Story and photo by Kim Steutermann Rogers
It may literally be the biggest mystery in science. Humpback whales (Megaptera novaeangliae) reach 45 feet in length and tip scales, if such weighing devices existed, at 40 tons. Yet with a couple flicks of their tail flukes, they can propel their big-winged, knobby-headed bodies clear out of the water, from depths as shallow as a hundred feet, in a behavior known as breaching. But why do these endangered marine mammals breach? And, seemingly, so frequently? After all, during the humpback’s annual visit, the mid-Pacific Ocean of Hawai’i offer little in the way of nourishment, and surely the energy expenditure required to soar through the air is as enormous as the school-bus-sized marine mammal. The answer is: we don’t know. To be fair, scientists have only recently started researching humpback whales on the heels of the international ban on whaling in 1966. But there are theories. The first? To exfoliate. One theory posits barnacles and parasites cannot survive in Hawai’i’s warm waters and the act of breaching helps slough off unwanted hitch hikers and dead skin. Another theory suggests breaching as an active part of courtship, either males and females trying to attract one another. Or males exhibiting a form of territoriality. Researchers also report apparent mimicry between mothers and calves. That is, a mother breaches to teach her offspring how to use their bodies. And, finally, one cannot overlook the idea that humpback whales breach, because they can. And it’s fun.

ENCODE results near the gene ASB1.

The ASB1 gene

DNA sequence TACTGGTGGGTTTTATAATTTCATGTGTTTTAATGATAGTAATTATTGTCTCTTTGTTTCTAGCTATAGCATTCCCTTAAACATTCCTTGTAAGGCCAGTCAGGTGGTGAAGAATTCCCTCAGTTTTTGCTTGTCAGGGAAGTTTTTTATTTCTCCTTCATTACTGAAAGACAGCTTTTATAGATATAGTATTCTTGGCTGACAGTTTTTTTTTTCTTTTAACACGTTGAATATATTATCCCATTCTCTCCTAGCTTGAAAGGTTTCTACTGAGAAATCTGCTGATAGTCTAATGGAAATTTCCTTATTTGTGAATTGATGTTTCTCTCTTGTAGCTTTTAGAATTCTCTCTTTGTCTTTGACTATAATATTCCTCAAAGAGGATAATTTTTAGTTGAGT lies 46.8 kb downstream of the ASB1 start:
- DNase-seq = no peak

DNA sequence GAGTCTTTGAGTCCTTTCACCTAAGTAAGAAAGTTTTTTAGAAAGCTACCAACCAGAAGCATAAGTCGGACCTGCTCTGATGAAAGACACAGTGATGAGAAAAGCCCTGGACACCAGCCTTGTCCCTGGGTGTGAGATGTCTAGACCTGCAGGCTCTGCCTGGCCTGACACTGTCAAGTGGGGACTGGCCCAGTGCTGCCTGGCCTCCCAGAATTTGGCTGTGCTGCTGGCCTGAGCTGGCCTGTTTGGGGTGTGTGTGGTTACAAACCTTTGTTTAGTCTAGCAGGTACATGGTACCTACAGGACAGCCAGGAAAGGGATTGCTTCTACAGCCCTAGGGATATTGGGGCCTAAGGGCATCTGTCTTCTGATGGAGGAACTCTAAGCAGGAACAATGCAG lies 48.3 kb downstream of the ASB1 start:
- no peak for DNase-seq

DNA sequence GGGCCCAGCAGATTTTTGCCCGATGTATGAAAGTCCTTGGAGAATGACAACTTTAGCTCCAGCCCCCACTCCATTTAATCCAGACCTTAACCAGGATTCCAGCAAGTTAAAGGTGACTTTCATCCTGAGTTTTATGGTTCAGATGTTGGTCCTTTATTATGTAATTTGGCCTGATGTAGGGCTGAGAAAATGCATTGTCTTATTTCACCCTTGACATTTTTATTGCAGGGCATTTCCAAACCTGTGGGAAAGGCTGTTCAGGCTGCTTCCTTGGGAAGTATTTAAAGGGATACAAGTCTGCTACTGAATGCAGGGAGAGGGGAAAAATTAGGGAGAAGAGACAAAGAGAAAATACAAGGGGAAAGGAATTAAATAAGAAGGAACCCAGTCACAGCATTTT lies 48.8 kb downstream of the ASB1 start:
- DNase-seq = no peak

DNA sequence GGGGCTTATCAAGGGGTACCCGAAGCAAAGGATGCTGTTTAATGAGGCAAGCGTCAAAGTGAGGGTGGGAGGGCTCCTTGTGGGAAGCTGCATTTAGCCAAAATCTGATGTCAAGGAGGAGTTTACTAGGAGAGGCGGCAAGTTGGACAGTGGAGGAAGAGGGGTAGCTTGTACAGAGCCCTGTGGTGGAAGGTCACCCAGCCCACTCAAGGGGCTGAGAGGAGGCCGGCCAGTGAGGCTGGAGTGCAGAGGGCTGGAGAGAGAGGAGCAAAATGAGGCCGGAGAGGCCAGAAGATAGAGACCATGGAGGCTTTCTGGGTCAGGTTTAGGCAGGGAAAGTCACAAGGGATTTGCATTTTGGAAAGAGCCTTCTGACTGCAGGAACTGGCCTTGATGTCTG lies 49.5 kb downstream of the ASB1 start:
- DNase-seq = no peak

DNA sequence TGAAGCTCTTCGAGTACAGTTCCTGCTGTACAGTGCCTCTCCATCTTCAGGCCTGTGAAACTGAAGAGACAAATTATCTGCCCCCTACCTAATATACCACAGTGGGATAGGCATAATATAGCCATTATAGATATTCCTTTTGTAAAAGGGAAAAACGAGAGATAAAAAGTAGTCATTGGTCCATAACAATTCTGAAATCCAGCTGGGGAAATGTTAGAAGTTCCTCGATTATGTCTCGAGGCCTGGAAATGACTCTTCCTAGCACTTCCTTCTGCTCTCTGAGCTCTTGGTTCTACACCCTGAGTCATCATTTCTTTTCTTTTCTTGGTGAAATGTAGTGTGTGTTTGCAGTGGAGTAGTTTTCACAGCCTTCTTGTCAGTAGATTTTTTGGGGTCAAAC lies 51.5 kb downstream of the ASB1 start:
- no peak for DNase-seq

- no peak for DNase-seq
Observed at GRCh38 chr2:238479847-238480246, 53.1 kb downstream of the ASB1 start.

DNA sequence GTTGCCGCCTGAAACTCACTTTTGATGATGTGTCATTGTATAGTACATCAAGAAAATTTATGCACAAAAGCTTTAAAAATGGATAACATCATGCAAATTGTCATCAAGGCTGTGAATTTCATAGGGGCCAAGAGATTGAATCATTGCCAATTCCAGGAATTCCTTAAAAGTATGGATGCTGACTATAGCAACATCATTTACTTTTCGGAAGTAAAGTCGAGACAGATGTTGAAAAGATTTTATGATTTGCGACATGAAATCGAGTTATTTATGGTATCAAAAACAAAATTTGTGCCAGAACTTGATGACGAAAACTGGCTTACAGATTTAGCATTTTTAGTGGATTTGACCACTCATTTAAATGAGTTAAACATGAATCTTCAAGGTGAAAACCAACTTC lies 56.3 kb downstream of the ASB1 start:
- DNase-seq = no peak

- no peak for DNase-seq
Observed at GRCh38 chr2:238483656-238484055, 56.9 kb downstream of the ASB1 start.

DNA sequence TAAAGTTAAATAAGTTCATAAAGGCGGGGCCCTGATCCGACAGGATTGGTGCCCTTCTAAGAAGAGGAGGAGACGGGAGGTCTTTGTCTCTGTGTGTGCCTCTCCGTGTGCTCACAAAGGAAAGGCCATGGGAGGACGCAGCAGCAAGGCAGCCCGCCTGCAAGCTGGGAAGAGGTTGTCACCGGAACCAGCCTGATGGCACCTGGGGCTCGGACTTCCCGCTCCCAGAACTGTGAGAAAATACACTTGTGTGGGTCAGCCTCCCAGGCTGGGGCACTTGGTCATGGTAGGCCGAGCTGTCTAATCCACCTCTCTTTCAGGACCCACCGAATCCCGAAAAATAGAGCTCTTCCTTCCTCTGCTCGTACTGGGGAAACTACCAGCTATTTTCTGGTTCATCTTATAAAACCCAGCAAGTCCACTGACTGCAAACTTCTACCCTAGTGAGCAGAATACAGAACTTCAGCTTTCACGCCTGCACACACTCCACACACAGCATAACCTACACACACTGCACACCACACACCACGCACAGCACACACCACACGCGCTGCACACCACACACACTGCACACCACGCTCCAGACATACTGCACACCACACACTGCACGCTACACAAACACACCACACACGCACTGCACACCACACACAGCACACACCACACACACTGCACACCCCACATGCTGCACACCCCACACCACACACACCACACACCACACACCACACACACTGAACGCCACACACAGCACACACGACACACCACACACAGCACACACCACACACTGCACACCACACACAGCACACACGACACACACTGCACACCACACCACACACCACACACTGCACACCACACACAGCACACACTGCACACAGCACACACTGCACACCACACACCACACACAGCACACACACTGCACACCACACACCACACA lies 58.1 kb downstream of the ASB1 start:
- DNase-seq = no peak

For more information, read researcher Jim Darling’s book, Hawai’i’s Humpbacks: Unveiling the Mysteries. To read more on Hawai’i mammals by Steutermann Rogers, visit outriggerhawaii.com